Indigenous group in Brazil wins decades-long battle against illegal loggers in the Amazon.
A victory in a decades-long court battle provided relief for a special part of the Amazon rainforest and for the Ashaninka indigenous people who live there, as their 1990s lawsuit against illegal logging interests finally ended with a public statement of apology and a $3 million award for compensation.
Forestry companies and their legal teams acknowledged the “enormous importance of the Ashaninka people as guardians of the forest, zealous in the preservation of the environment,” in their official apology which claimed regret “for all the ills caused.”
Francisco Piyãko, part of Ashaninka leadership said, “These resources come to enhance existing actions, to generate sustainability for our people, our land, so that it helps to strengthen us to continue the broader project of environmental protection and maintenance of our ways of life.” Yale’s School of Forestry & Environmental Studies suggested that the Attorney General, Augusto Aras, believes this case could be a turning point in environmental and indigenous peoples lawsuits. Let's hope he's correct because the Brazilian president, Jair Bolsonaro, has shown very little interest in the importance of protecting the rainforests of his nation, and there surely can't be any illegal logging firms who aren't aware of the critical opprobrium generated by their actions. Beginning in 1980, forestry firms started harvesting mature cedar and mahogany trees for the European furniture trade in the Kampa do Rio Amônia Indigenous Reserve. The money awarded in the settlement will be paid over 5 years, and will be put mainly towards reforestation projects.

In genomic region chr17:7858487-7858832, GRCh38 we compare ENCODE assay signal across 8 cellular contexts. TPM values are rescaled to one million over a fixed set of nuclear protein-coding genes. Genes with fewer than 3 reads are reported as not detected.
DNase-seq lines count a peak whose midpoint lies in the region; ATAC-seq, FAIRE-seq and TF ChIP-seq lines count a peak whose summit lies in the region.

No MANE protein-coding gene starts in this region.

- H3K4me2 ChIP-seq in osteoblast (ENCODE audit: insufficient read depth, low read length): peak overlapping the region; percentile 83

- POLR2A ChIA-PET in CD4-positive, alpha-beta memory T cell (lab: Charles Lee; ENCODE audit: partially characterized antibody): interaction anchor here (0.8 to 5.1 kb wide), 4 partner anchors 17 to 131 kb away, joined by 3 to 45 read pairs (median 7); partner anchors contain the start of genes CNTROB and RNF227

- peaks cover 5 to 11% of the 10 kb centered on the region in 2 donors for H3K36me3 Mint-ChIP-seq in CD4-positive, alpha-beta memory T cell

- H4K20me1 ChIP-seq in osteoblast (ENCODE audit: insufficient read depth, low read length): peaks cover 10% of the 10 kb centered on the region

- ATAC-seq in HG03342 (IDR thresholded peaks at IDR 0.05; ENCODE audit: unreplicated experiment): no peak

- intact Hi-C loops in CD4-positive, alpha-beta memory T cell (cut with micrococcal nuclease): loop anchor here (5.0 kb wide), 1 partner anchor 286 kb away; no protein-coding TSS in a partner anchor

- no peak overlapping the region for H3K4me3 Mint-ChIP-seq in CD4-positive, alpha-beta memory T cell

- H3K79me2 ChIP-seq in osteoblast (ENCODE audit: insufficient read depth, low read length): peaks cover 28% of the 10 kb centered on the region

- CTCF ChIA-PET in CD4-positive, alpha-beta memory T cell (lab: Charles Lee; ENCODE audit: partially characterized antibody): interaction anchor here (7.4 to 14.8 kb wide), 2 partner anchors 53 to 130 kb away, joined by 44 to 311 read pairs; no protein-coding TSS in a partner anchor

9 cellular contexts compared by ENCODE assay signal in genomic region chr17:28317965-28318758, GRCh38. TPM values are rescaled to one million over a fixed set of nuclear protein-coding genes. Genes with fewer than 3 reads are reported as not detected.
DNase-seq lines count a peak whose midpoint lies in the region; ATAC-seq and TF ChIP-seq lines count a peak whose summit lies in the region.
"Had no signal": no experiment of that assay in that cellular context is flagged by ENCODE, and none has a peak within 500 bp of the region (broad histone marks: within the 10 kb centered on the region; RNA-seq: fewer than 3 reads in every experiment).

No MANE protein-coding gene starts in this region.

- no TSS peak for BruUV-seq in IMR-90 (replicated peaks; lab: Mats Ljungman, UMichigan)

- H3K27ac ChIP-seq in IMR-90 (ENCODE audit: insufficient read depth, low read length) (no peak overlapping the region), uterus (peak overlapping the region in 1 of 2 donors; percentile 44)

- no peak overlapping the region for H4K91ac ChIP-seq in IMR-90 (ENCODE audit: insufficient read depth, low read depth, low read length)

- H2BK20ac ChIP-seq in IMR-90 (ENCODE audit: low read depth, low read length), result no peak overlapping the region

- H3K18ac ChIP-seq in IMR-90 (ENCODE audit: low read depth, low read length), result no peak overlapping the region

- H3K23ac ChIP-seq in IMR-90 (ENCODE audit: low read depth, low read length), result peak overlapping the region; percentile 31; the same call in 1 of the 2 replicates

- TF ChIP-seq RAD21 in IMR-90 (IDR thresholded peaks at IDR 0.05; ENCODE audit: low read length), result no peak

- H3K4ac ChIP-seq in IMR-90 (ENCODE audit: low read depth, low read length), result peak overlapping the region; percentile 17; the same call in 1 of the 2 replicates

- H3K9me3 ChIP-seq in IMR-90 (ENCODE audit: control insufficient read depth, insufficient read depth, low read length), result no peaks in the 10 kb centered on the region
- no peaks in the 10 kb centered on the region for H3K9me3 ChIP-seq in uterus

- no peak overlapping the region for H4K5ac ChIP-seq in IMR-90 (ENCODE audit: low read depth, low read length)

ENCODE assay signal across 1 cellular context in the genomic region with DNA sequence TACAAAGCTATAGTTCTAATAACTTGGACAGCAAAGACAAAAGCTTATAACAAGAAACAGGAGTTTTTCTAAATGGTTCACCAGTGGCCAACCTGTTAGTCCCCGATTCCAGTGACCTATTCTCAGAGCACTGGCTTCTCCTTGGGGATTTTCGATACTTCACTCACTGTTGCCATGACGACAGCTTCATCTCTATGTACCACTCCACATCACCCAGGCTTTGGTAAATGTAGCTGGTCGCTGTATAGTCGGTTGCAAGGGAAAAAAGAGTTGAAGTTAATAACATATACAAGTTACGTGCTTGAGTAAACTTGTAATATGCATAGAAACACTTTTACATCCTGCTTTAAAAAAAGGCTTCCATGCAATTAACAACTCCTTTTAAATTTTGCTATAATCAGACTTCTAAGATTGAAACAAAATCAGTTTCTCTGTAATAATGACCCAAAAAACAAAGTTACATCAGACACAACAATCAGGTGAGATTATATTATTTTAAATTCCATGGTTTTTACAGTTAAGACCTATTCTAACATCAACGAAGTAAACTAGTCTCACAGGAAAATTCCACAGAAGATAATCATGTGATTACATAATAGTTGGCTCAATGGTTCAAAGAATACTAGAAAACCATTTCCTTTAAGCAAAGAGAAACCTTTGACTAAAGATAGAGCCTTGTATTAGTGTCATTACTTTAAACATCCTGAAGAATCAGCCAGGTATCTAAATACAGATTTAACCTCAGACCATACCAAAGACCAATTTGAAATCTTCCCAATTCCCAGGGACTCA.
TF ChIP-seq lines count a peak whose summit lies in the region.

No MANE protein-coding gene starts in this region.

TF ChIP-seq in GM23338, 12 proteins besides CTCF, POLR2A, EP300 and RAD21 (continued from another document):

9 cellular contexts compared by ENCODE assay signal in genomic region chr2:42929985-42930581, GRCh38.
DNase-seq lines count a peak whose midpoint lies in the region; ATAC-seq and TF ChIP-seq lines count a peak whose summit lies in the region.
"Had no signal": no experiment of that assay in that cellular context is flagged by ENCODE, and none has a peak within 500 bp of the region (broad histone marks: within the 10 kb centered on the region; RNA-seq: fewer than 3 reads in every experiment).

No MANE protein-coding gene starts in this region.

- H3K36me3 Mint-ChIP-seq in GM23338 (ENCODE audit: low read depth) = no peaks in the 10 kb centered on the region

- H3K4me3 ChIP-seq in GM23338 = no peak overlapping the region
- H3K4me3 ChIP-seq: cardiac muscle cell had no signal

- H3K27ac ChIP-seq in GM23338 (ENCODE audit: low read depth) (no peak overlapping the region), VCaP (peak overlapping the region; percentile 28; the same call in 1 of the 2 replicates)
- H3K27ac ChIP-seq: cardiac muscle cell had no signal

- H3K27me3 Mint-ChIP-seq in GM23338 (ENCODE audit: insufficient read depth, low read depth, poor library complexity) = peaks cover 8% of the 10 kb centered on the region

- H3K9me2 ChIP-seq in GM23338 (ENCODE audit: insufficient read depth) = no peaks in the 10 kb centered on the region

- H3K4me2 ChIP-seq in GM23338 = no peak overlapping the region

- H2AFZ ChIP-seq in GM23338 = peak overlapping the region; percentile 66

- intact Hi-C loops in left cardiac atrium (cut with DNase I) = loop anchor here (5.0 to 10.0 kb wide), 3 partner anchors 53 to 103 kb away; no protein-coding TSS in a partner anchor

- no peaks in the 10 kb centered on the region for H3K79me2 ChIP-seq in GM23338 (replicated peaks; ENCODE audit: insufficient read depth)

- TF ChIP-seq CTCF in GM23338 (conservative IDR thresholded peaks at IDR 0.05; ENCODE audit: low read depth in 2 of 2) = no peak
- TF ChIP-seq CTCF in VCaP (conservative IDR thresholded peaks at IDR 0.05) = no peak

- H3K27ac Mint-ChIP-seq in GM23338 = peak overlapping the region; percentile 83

“The case will define hundreds of thousands of cases on massive environmental crimes in Brazil,” Antonio Rodrigo, the attorney for Ashaninka, said according to Latin Post.
Let's hope that this is the start of a significant reversal in the fortunes of the Brazilian rainforest.